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Rosie Lowe

Rosie Lowe has been making music all her life. On debut album Control she was striding out alone, tackling politics, feminism and modern relationships. Lowe’s sound was similarly resistant to being pinned down. Electronic, British, Soulful, Progressive, Rhythmic, Introspective. Some of the many attributes of Rosie’s music. On her second album YU, however, Rosie Lowe digs deeper still. With its warmer, sensual, cosmic and funk-driven textures, here is a record that asks bigger questions of how the heart and mind works, ultimately finding power through opening up both. This isn’t, though, an album just about love and being loved: throughout Lowe explores and questions life as a twentysomething in London, as a woman empowered and in control.

If Control was Lowe’s singular expression as a solo artist, YU sees Rosie share the creative journey of writing the record with Dave Okumu (The Invisible, Grace Jones, Kwabs, Jessie Ware).

“Where Control was about self, Yu is about other,” Lowe says. “I knew for my debut, to put ink to paper and carve out a start to my musical journey that was so specific to where I was at at the time was something I really needed to do. For YU, I wanted to collaborate with the incredible musicians that surround me and to share my process with the people I most admire and love. Dave was at the heart of this and although we’re long-term collaborators, we had never written together before. It was the start of a new journey together as musicians, writers and friends.”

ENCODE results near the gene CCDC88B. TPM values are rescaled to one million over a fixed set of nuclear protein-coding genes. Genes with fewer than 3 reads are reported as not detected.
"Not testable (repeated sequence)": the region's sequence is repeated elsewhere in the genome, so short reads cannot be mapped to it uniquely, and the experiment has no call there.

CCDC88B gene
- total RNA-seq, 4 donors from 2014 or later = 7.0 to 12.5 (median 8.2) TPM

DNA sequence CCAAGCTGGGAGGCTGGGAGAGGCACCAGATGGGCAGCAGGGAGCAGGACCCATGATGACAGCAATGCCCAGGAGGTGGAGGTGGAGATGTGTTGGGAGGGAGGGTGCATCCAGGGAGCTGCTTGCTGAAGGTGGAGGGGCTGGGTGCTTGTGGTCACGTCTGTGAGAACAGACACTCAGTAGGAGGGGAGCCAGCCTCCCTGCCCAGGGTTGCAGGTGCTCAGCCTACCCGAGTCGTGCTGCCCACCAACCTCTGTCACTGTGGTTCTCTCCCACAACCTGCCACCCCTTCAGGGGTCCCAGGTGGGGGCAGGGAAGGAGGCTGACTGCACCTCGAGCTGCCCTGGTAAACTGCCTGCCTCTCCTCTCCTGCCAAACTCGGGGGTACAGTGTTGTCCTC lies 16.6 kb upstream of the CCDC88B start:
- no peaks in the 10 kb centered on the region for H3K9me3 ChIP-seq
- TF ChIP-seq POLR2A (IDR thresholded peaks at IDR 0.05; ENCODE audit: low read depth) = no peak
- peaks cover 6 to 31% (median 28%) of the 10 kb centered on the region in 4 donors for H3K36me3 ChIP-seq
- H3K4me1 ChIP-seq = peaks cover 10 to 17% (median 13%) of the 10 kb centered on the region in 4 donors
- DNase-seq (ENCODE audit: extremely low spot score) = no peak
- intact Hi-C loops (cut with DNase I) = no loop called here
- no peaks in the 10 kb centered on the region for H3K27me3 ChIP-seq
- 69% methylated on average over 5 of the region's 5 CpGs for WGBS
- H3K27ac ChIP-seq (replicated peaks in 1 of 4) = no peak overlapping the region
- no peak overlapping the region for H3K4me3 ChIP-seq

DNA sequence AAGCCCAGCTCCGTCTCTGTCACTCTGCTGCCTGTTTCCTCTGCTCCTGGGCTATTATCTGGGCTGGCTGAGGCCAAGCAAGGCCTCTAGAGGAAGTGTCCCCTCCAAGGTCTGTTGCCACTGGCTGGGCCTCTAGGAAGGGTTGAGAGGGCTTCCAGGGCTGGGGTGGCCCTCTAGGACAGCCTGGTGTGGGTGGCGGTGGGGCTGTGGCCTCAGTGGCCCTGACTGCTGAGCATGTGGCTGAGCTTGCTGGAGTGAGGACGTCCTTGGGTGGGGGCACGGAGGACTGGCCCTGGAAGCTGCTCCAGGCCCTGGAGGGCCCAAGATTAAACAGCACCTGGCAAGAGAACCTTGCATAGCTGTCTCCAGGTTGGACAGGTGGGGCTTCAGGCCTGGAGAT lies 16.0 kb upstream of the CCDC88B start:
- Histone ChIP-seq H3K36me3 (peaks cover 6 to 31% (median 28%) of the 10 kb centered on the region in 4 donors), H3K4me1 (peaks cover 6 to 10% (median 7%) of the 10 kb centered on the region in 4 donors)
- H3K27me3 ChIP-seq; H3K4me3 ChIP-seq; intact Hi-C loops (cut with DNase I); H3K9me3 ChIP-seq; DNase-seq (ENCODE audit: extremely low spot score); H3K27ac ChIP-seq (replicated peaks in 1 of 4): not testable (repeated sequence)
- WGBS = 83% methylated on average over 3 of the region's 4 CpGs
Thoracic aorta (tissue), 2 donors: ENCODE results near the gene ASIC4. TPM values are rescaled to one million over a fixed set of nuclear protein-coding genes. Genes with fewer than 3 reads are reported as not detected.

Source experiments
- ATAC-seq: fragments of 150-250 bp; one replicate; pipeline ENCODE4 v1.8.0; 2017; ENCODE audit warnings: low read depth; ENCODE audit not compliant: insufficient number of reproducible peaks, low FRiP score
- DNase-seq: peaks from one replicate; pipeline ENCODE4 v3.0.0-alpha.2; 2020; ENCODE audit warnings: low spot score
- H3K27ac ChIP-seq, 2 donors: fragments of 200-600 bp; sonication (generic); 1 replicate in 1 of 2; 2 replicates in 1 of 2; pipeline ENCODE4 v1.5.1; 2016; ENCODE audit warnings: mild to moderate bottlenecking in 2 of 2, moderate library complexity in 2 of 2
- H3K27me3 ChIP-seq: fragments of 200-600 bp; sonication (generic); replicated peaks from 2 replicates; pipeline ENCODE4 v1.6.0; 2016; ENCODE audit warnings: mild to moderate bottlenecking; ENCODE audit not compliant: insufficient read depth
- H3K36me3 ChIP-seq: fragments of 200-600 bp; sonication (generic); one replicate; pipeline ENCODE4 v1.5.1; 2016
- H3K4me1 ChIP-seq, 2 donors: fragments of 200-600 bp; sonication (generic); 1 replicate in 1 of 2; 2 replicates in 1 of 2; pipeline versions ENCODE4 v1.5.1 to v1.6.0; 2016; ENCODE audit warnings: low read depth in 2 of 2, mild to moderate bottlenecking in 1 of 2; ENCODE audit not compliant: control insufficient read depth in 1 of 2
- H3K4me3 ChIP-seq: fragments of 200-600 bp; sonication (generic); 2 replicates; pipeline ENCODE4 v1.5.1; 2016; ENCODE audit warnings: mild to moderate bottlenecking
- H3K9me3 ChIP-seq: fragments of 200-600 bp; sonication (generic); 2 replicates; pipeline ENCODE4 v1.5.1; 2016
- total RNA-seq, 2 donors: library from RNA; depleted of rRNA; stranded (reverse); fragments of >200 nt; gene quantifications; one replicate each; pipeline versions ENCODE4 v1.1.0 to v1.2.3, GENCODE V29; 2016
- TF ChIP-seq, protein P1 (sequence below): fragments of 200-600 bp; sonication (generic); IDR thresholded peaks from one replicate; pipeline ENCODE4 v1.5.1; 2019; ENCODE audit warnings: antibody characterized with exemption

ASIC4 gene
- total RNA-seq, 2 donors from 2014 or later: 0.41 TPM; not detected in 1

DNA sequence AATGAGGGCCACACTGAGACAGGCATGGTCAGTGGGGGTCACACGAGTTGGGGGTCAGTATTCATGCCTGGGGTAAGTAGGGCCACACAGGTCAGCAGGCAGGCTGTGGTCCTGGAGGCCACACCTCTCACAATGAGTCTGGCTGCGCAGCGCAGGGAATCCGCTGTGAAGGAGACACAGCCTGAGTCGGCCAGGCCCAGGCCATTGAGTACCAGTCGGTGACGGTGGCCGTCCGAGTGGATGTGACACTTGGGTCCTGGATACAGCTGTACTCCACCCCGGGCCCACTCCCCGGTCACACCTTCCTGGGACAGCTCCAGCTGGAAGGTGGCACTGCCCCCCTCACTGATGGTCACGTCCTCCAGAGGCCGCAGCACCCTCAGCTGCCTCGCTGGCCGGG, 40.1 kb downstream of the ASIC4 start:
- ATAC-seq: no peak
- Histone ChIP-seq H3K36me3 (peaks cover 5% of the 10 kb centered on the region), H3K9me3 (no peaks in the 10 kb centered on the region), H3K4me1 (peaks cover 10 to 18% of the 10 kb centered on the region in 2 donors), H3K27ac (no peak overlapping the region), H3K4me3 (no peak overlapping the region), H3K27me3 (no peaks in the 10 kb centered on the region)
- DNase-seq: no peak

Despite its richly classic feel, YU is ultimately an album about thoroughly modern, twenty-first-century love. It’s a vivid soundtrack of those moments of fear in the unknown; when you are unused to relationships working out, but find yourself in the thick of one that may yet do just that. Of finding a more pragmatic, flawed but perhaps more fulfilling version of the romantic myths we are raised on. Indeed, as she finished making YU, Lowe altered lyrics to reflect how her internal dialogue had deepened over that time, and how she had changed through that informative process of self discovery. “I grew up surrounded by separated parents. It was so rare to have parents who stayed together. I didn’t ever believe it was possible to be with one person forever. But now I feel that maybe I can be.”

Drenched in feelings and experiences endured, overcome, enjoyed and celebrated, YU comes with its wrists upturned, palms stretched out, its eyes open and wide.

  • “Lowe is only growing as an artist, and YU heralds a bright future.”

  • “It’s all classy, sensual stuff which [...] is more about subtle charms than chart-steamrollering bangers. ”

    The Guardian
rosie lowe